Is the information presented on this infographic useful to you?

    Does the information appear credible? Why/why not

  • 39

    General debriefing questions

    Is it clear to you where this data comes from?

    Do you know where you can go to find more information about this data?

    Do you think this is an effective way for NASS to disseminate data findings? Why/why not?

    How often would you want to see data presented in this way?

    Would you use these infographics? How often? For what purpose?

  • 40

    Are you engaged in social media channels (which ones)? Do you currently follow NASS on Twitter?

    Do you think this infographic would be useful for disseminating information via social media?

  • Up 1% since 2014 Down 13% since 1995

    89.8 millionTotal 2015 U.S. cale and calves inventory.

    Created: May 5, 2015

    Created: May 5, 2015

    nass.usda.govUnited States Department of Agriculture

    National Agricultural Statistics Service

    nass.usda.govUnited States Department of Agriculture

    National Agricultural Statistics Service

    nass.usda.govUnited States Department of Agriculture

    National Agricultural Statistics Service

    Record-high Forecast: 2014 U.S. Soybeans

    16% since 20133.8 billion bushels

    2013 2014

    2013 U.S. farm producon expenditures

    $175,270 = Per farm average

    $367.3 billion =

    Created: May 5, 2015

    41

  • Up 1% since 2014 Down 13% since 1995

    89.8 millionTotal 2015 U.S. cale and calves inventory.

    Created: May 5, 2015

    Created: May 5, 2015

    nass.usda.govUnited States Department of Agriculture

    National Agricultural Statistics Service

    nass.usda.govUnited States Department of Agriculture

    National Agricultural Statistics Service

    nass.usda.govUnited States Department of Agriculture

    National Agricultural Statistics Service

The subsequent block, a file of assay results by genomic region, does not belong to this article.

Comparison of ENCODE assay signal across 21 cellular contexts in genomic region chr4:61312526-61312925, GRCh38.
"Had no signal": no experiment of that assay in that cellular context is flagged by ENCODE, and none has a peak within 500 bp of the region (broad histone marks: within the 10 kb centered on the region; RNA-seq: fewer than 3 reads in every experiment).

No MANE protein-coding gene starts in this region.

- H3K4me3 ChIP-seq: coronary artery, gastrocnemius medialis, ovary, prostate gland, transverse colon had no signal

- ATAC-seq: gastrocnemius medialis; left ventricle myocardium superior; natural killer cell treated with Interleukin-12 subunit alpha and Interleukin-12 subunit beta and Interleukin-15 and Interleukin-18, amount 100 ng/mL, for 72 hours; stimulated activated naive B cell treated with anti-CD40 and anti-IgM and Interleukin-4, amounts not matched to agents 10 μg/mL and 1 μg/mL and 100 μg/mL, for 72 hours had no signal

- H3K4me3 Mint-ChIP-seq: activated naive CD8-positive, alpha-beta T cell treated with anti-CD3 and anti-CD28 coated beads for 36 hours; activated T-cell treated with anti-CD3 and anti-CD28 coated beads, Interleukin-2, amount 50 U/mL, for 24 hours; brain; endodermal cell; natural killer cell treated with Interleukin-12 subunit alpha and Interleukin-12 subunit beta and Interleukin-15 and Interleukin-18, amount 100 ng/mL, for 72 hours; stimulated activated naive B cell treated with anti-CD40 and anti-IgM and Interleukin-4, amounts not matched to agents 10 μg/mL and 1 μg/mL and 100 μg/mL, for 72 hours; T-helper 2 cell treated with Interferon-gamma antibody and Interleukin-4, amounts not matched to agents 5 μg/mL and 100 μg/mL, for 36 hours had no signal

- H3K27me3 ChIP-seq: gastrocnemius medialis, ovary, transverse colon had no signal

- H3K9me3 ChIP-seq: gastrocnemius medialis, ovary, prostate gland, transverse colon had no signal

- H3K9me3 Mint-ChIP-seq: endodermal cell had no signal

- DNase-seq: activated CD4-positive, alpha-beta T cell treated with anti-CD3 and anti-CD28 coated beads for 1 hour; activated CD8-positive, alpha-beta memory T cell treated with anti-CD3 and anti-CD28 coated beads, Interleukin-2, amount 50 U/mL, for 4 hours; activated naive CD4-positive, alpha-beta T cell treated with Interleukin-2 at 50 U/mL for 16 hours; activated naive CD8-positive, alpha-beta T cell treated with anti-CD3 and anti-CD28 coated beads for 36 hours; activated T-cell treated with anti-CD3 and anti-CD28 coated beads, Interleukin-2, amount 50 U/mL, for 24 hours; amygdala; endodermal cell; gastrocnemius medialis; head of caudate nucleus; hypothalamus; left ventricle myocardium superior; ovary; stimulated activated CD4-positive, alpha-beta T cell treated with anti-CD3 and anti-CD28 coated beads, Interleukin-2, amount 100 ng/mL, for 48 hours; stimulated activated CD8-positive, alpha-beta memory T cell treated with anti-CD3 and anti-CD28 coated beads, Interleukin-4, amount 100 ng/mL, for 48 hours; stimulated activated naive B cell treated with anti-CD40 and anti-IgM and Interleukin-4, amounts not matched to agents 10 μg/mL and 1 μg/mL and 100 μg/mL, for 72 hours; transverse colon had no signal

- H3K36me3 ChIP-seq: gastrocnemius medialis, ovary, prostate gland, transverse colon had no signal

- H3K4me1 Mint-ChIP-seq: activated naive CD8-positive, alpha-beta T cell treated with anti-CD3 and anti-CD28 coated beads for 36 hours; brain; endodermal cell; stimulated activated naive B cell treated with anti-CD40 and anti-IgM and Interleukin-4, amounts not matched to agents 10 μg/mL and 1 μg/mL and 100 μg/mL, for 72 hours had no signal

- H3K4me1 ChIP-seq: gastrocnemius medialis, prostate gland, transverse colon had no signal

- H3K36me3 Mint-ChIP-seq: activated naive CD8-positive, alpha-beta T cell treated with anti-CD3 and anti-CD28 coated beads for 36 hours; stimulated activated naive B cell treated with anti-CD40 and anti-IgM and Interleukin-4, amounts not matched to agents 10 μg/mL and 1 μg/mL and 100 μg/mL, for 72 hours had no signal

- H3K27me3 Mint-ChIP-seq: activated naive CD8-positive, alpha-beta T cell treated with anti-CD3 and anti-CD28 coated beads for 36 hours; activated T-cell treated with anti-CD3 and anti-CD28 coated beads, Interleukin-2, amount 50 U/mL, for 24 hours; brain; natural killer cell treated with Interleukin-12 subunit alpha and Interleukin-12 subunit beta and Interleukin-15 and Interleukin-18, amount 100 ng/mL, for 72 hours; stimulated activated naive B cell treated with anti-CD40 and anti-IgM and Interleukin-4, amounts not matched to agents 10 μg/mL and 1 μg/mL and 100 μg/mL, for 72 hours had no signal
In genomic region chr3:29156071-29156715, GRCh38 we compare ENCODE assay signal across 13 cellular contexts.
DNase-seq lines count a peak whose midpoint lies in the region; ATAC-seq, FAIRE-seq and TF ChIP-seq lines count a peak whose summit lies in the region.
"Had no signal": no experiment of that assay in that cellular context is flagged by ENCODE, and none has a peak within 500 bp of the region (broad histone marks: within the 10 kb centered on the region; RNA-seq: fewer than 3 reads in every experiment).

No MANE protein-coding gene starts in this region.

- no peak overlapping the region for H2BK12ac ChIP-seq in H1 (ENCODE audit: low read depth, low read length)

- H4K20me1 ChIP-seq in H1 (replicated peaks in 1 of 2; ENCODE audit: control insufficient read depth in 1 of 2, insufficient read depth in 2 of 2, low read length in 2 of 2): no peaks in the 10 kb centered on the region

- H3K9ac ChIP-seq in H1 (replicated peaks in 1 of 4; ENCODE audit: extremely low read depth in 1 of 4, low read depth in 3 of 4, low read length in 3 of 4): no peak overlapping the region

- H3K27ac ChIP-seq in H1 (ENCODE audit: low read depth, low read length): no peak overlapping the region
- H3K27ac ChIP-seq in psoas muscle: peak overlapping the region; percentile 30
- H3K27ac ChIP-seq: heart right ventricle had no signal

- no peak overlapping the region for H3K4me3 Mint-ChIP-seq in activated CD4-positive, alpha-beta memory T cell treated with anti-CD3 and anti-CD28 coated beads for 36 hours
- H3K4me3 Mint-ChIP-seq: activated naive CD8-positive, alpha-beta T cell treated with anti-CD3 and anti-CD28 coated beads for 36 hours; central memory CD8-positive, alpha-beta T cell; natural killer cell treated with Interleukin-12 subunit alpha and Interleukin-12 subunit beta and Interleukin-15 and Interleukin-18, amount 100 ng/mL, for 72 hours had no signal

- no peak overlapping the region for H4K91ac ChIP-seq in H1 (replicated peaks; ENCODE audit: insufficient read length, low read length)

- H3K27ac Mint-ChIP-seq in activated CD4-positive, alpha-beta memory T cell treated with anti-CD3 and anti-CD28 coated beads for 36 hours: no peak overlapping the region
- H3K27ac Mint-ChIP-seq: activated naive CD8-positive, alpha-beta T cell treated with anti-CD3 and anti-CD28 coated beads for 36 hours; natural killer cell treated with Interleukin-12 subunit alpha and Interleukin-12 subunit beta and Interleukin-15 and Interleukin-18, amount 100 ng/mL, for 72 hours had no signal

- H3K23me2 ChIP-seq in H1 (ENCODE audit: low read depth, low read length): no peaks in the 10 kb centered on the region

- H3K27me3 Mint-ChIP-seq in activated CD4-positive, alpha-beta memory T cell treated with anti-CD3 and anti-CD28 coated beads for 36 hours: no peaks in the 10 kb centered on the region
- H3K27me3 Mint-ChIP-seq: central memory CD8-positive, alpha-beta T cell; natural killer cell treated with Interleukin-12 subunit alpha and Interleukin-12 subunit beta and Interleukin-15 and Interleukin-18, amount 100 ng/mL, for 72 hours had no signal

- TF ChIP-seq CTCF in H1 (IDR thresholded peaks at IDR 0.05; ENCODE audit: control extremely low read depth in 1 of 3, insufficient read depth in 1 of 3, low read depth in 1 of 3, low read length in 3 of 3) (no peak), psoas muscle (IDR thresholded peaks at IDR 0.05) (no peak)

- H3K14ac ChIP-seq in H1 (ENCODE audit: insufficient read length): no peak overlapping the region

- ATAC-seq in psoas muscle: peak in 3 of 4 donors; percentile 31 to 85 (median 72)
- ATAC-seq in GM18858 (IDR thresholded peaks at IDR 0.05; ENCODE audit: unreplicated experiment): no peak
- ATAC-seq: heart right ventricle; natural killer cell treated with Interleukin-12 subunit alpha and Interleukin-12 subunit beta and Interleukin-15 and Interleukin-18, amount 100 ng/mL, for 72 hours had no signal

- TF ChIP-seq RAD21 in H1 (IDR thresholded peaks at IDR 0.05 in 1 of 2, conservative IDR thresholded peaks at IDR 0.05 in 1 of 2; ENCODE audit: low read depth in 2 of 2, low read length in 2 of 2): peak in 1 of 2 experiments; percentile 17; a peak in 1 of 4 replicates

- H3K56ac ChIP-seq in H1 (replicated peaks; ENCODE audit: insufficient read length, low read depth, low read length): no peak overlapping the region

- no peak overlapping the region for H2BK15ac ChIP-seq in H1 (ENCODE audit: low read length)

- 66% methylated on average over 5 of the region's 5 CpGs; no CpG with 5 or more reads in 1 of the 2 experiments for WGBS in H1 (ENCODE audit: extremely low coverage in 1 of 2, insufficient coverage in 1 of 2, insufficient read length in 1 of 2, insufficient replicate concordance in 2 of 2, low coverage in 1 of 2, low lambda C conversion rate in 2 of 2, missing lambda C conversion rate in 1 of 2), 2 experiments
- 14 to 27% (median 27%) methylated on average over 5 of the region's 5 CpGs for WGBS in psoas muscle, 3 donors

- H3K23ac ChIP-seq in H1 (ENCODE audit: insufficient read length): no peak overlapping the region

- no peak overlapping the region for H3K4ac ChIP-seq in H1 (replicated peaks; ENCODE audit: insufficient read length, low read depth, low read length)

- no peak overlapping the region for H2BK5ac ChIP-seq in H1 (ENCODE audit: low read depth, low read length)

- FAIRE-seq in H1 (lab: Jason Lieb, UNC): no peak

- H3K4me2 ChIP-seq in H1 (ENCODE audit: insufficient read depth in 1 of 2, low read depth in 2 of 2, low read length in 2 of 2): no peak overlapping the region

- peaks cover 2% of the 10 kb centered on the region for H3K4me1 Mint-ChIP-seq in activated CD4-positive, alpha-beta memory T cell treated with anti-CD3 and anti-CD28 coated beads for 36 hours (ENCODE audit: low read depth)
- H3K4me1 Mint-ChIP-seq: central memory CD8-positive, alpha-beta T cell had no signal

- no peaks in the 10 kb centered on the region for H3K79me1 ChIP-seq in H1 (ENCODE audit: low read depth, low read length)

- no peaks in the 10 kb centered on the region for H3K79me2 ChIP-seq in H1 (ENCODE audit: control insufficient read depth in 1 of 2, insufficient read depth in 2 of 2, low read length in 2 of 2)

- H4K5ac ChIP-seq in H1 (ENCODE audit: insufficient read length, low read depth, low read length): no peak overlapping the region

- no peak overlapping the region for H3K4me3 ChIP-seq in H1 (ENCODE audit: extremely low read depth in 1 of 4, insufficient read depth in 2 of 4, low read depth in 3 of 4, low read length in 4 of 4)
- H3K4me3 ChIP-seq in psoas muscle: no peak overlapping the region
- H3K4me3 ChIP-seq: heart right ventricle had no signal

Record-high Forecast: 2014 U.S. Soybeans

    16% since 20133.8 billion bushels

    2013 2014

    2013 U.S. farm producon expenditures

    $175,270 = Per farm average

    $367.3 billion =

    Created: May 5, 2015

    42

  • Up 1% since 2014 Down 13% since 1995

    89.8 millionTotal 2015 U.S. cale and calves inventory.

    Created: May 5, 2015

    Created: May 5, 2015

    nass.usda.govUnited States Department of Agriculture

    National Agricultural Statistics Service

    nass.usda.govUnited States Department of Agriculture

    National Agricultural Statistics Service

    nass.usda.govUnited States Department of Agriculture

    National Agricultural Statistics Service

    Record-high Forecast: 2014 U.S. Soybeans

    16% since 20133.8 billion bushels

    2013 2014

    2013 U.S. farm producon expenditures

    $175,270 = Per farm average

    $367.3 billion =

    Created: May 5, 2015

    43

  • 2005 2007 2009 2011 2013

    3.1

    2.7

    3.4

    2.8

    3.03.1

    3.3

    3.6

    3.3

    3.5

    3.3

    2015

    Created: May 5, 2015

    Missouri Corn Acres Planted, 2005 - 2015(in millions of acres)

    Winter Wheat HeadedWeek ending June 7, 2015

    200,000 fewer corn acres forecast for 2015 than planted in 2014.

    nass.usda.govUnited States Department of Agriculture